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What Is a Ureter?

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  • Written By: Christina Edwards
  • Edited By: W. Everett
  • Last Modified Date: 02 December 2016
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The ureter is a small tube that connects a kidney to a urinary bladder. Humans, along with most other mammals, typically have two ureters, with one coming from each kidney. These ureters run down the back of the abdominal cavity before connecting to the urinary bladder. Kidney stones traveling down one of these tubes can be very uncomfortable or painful, and it can cause inflammation in the area.

Salt and excess water are filtered from the blood by the kidneys. These bean-shaped organs are located on either side of the back of the abdomen. Ureters are the muscular tubes that lead from each of the kidneys to the urinary bladder.

Each ureter is typically quite small. In an average adult, the ureters are about 3 millimeters (0.12 inches) in diameter. They may also be up to 30 millimeters (1.18 inches) long.

The ureter leaves the kidney via the renal pelvis. This is a funnel-shaped part of the kidney. It is located near the center of the organ.

Ureters are typically made up of three layers. The outside layer is made from supportive connective tissue, and it is often known as the fibrous coat. The middle layer is made from smooth muscle, and it aids in peristalsis, which helps move the urine from the kidney to the bladder. Inside a ureter, a layer of smooth tissue secretes mucus, which helps line and protect the tube.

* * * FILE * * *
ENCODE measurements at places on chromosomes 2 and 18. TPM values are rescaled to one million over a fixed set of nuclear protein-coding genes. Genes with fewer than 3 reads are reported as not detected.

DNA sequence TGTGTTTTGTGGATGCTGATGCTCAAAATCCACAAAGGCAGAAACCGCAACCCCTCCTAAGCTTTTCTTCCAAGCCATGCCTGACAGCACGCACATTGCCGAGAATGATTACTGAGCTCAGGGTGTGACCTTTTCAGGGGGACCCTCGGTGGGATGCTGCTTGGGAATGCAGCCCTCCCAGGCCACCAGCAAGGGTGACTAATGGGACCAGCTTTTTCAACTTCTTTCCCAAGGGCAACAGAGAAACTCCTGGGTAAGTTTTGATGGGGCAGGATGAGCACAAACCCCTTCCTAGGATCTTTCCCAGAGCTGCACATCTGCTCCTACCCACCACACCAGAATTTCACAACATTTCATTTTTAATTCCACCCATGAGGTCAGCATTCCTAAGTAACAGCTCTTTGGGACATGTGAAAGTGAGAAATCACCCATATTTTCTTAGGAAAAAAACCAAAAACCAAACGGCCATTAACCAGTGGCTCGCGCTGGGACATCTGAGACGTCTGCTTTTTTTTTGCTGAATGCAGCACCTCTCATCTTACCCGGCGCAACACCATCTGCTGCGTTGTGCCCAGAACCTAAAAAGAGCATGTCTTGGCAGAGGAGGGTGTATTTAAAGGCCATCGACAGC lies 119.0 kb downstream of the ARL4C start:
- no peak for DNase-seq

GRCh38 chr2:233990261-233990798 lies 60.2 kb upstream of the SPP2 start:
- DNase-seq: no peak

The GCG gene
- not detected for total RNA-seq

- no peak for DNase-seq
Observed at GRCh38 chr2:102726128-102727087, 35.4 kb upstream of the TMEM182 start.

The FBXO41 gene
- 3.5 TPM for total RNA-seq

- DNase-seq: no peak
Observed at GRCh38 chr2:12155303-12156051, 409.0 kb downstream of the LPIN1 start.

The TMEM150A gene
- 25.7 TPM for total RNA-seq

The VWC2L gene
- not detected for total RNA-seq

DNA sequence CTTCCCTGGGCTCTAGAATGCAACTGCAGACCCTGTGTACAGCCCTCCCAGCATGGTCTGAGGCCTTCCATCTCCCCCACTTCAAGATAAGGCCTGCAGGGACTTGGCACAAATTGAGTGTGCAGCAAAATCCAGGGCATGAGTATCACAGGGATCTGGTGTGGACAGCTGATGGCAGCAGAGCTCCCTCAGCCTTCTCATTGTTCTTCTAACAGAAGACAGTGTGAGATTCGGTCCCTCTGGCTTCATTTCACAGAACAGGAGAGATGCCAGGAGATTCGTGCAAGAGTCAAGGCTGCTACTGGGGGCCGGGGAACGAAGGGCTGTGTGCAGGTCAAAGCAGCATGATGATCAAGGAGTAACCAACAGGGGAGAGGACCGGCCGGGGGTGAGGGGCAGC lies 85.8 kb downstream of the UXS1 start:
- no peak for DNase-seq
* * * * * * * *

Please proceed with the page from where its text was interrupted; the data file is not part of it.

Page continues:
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After leaving the kidneys, the ureter runs down the back of the abdomen. It then connects to the urinary bladder. The two ureters connect to either side of the top of the bladder, which is the organ that stores urine until it is expelled from the body.

Urine is expelled from each kidney into its respective ureter. Once it enters the ureters, peristalsis moves the urine down the tube and into the bladder. During peristalsis, the walls of each ureter constrict and relax, which pushes the contents of the tube toward the other end.

Ureteritis is a painful condition that occurs when a ureter becomes inflamed. This often occurs when a kidney stone is being passed from the kidney into the ureter. The sharp edges of a kidney stone can agitate the delicate lining of a ureter. Many times, passing a kidney stone is extremely painful, and some stones are so large that they need to be broken up before they can pass through a ureter.

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